The robbery rate shot up by 10% in a year - more than any of 12 other nations examined by the Home Office
Broadly correct. The number of recorded robberies in England and Wales increased by 10% and the robbery rate by 9% between 2015 and 2016. That’s more than in any of the other 12 countries examined by Home Office analysis.
The UK is a world leader in robberies.
The increase in the number and rate of recorded robberies between 2015 and 2016 was greater in England and Wales than in any of 12 other countries examined in Home Office analysis. But in Spain, the USA and France the actual number and rate of robberies was higher than in England and Wales.
Claim 1 of 2
“New Home Office analysis shows the UK is a world leader in... robberies.”
Louise Haigh MP, 9 May 2018
“Government figures show the robbery rate shot up by 10% in a year—more [than] any of 12 other nations examined by the Home Office.”
Daily Mirror, 9 May 2018
It’s correct that the number of recorded robberies in England and Wales increased by 10% from 2015 to 2016, and when factoring in population changes, the robbery rate per 100,000 people increased by 9%. Both of those increases are greater than in 12 other countries analysed by the Home Office. Not all crimes are reported to, and recorded by the police, so these figures can only tell us so much about the true level of crime.
The UK doesn’t have more robberies, or robberies per person, than the rest of the world. The analysis by the Home Office looked at figures for England and Wales rather than the UK as crime figures are published separately for Scotland and Northern Ireland.
England and Wales’s recorded reported robbery rate in 2016 was fourth highest of the countries included in the analysis, while Scotland’s robbery rate was the lowest. It’s difficult to make an exact comparison between the robbery figures in each country due to the different definitions of robbery and the way the figures are recorded in each country.
What’s happened to the robbery rate in England and Wales?
Robbery is stealing or attempting to steal from a person or business using force or the threat of force.
In 2015 there were around 51,000 robberies recorded by police in England and Wales, which increased to about 56,000 in 2016 (or by 10%).
That’s 96 robberies per 100,000 people, a 9% increase on 2015, once you factor in the changes in population from 2015 to 2016.
Since the Home Office analysis was published, the Office for National Statistics (ONS) published data for 2017, showing that the number of robberies increased to about 74,000 (or by 33%) from 2016 to 2017. The ONS says that improvements in police recording may have had some impact on the rising numbers, but an actual increase in robberies may also have happened.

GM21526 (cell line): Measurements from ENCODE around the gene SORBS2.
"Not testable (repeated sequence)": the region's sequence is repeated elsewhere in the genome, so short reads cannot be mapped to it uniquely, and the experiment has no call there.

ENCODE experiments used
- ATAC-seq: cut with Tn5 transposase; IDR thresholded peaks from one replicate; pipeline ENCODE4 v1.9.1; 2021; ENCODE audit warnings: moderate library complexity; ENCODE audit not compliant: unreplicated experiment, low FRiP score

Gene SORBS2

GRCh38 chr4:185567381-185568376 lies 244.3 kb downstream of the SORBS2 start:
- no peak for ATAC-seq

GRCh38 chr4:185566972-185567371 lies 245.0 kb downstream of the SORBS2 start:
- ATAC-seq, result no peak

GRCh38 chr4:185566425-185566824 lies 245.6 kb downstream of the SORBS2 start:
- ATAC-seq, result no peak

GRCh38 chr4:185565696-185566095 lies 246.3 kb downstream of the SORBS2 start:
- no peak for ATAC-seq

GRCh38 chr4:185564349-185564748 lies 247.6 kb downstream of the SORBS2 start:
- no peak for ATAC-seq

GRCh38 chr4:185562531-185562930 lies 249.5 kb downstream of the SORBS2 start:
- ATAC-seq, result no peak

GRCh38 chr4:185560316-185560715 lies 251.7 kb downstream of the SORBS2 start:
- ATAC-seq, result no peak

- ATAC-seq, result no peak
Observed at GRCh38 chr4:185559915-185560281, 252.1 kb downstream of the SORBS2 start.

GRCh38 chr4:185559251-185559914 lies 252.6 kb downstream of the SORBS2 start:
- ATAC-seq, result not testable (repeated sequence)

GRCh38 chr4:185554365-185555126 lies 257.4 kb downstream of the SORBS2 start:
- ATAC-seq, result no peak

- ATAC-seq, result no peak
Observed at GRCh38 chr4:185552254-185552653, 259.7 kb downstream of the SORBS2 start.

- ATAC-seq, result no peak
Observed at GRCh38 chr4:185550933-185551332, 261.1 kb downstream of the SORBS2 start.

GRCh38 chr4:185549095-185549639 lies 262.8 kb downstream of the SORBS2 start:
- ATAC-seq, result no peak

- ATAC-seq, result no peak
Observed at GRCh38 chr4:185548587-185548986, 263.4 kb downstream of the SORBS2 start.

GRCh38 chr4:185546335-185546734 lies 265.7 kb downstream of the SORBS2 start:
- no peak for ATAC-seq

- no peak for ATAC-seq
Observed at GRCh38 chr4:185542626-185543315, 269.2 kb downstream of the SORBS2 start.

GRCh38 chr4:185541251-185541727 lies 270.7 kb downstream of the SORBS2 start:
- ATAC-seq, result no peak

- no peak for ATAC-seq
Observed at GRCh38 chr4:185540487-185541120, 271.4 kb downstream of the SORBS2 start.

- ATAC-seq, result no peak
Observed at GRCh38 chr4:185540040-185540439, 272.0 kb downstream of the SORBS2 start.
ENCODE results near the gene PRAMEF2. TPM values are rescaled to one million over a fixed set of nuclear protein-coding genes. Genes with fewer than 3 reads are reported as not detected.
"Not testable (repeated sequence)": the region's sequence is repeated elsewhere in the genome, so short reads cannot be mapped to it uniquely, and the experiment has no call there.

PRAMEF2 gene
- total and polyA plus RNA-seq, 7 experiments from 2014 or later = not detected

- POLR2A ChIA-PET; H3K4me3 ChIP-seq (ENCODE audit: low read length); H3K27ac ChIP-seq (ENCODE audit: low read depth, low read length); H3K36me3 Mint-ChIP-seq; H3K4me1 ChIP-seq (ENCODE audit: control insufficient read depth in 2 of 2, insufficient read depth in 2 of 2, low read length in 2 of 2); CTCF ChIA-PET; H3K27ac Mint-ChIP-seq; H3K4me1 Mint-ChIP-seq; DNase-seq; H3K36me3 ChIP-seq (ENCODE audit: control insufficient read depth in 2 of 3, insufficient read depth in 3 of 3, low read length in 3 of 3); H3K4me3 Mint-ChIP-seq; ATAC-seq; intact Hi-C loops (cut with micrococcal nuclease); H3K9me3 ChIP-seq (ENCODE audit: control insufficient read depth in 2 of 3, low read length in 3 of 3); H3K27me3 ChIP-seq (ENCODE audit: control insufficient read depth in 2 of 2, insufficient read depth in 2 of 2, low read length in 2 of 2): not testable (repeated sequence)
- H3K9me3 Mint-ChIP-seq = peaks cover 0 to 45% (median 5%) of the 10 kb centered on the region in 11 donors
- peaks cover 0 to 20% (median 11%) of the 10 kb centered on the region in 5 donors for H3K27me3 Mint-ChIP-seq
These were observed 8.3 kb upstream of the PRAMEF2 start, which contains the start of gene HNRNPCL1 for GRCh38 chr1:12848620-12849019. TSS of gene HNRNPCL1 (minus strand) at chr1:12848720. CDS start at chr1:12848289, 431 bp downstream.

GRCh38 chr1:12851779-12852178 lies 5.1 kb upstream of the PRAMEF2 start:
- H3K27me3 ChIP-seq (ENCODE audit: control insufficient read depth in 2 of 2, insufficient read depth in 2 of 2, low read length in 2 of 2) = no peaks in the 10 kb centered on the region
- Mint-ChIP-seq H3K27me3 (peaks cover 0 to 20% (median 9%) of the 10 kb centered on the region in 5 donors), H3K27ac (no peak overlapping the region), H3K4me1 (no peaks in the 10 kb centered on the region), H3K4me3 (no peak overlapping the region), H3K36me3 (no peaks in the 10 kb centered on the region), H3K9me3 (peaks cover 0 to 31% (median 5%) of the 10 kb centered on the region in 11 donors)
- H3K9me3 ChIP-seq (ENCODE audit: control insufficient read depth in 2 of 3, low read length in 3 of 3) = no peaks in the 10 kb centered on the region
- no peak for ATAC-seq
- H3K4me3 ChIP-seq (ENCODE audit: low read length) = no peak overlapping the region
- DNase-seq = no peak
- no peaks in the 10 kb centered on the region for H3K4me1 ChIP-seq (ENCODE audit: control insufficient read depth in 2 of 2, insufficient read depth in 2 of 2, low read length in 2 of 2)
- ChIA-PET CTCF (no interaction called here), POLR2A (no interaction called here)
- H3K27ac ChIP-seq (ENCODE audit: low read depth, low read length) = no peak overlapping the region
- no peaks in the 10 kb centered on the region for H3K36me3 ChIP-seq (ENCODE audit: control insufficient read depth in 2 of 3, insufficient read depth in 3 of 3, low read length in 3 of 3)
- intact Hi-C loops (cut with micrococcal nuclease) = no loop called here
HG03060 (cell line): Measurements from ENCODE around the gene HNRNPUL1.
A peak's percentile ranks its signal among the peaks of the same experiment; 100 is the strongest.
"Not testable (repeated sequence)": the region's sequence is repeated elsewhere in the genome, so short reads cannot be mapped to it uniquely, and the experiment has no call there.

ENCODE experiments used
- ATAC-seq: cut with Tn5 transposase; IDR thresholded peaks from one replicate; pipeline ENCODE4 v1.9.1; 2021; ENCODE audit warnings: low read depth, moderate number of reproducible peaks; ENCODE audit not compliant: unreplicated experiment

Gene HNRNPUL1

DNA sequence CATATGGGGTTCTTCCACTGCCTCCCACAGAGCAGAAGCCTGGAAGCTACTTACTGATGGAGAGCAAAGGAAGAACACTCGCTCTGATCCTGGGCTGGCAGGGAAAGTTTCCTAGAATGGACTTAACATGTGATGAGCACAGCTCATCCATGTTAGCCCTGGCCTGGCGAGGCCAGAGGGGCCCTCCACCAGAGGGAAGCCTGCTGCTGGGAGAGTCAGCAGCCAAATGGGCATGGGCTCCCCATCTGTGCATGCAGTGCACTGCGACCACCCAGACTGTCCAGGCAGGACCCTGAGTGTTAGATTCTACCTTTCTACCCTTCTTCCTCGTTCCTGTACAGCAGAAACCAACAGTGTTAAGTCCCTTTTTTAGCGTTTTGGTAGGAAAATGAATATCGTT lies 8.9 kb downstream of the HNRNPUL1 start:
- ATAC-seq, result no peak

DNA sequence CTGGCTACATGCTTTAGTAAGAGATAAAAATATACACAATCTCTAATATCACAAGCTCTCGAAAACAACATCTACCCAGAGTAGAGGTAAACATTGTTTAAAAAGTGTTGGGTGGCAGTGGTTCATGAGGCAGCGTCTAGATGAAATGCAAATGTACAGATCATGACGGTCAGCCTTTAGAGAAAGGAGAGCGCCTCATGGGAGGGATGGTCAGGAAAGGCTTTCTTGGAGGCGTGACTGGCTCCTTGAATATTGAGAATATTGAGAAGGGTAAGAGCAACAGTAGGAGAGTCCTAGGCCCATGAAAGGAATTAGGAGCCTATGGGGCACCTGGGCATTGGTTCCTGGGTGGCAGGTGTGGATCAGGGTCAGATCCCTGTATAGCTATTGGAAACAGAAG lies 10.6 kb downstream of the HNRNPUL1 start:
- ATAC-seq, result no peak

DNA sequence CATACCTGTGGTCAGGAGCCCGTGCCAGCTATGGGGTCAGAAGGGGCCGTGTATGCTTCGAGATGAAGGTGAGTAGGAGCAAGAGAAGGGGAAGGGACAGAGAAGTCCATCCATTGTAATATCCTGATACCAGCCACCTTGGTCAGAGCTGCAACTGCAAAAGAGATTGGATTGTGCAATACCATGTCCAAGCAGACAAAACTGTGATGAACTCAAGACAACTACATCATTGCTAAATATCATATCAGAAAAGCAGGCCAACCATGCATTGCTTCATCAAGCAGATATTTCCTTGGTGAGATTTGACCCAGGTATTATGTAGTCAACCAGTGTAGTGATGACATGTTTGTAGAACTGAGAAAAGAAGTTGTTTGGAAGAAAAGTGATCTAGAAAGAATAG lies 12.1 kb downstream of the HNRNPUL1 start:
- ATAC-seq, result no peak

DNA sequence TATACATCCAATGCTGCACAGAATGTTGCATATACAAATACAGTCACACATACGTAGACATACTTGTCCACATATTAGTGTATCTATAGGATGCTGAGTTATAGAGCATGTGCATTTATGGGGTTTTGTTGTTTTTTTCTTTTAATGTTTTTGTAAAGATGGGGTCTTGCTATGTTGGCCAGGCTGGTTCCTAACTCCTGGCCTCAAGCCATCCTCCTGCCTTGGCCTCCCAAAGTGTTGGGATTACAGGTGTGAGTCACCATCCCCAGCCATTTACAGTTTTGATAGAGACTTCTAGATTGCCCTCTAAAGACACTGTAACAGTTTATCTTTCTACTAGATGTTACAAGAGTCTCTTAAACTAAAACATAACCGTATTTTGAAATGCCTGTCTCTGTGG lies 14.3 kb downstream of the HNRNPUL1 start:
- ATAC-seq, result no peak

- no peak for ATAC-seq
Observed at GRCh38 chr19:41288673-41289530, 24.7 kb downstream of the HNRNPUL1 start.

Not all robberies are reported to the police so we can also use survey results to determine how many robberies may have happened in total in any given year. There were estimated to be 175,000 robberies (against people, these figures don’t include businesses) in 2017, according to the Crime Survey for England and Wales.
But because the figures are based on a survey and relatively few respondents may have experienced a robbery it’s hard to be precise. The ONS told us the figure could have been anywhere between 125,000 and 224,000
Not all countries have similar surveys measuring crimes, whether or not they’re reported, so we’ve not compared these figures with the countries in the Home Office analysis.
How does robbery in England and Wales compare to other countries?
The Home Office analysis showed that between 2015 and 2016 the number of robberies in England and Wales increased more than in any of the other 12 countries examined.
That doesn’t mean that the actual number of robberies was higher, even if you account for the different population sizes in each country. In 2016 the robbery rate in England and Wales was 96 per 100,000 people—lower than the USA, Spain and France, but above the other countries examined.
Despite increasing by a third in 2017 to 127 per 100,000, the robbery rate is still lower than the rate in France, but is now higher than the USA (some of the 12 countries in the original analysis haven’t released figures for 2017 yet so we can’t make a full comparison).
Problems comparing the data
Because each country records crime data in different ways, comparing data between countries should be taken with a pinch of salt.
Recorded crime doesn’t capture the total level of crime as it doesn’t include crime that isn’t reported to the police. We don’t know how high the levels of reporting and recording are in each country. This could mean that that while some countries can have similar recorded robbery figures, the number of robberies that actually happen may be very different.
Also police forces record crime differently in different countries. Most countries in Europe record crimes when they are initially reported to the police (input statistics). But in Germany and Spain crime is recorded when the investigation is over (output statistics) which Eurostat, the EU’s statistical office, say tends to be lower than input statistics.
And there are slightly different definitions of robbery in each country that affect comparability. For example, some countries exclude forms of bag-snatching, which are included in the robbery statistics for other European countries.
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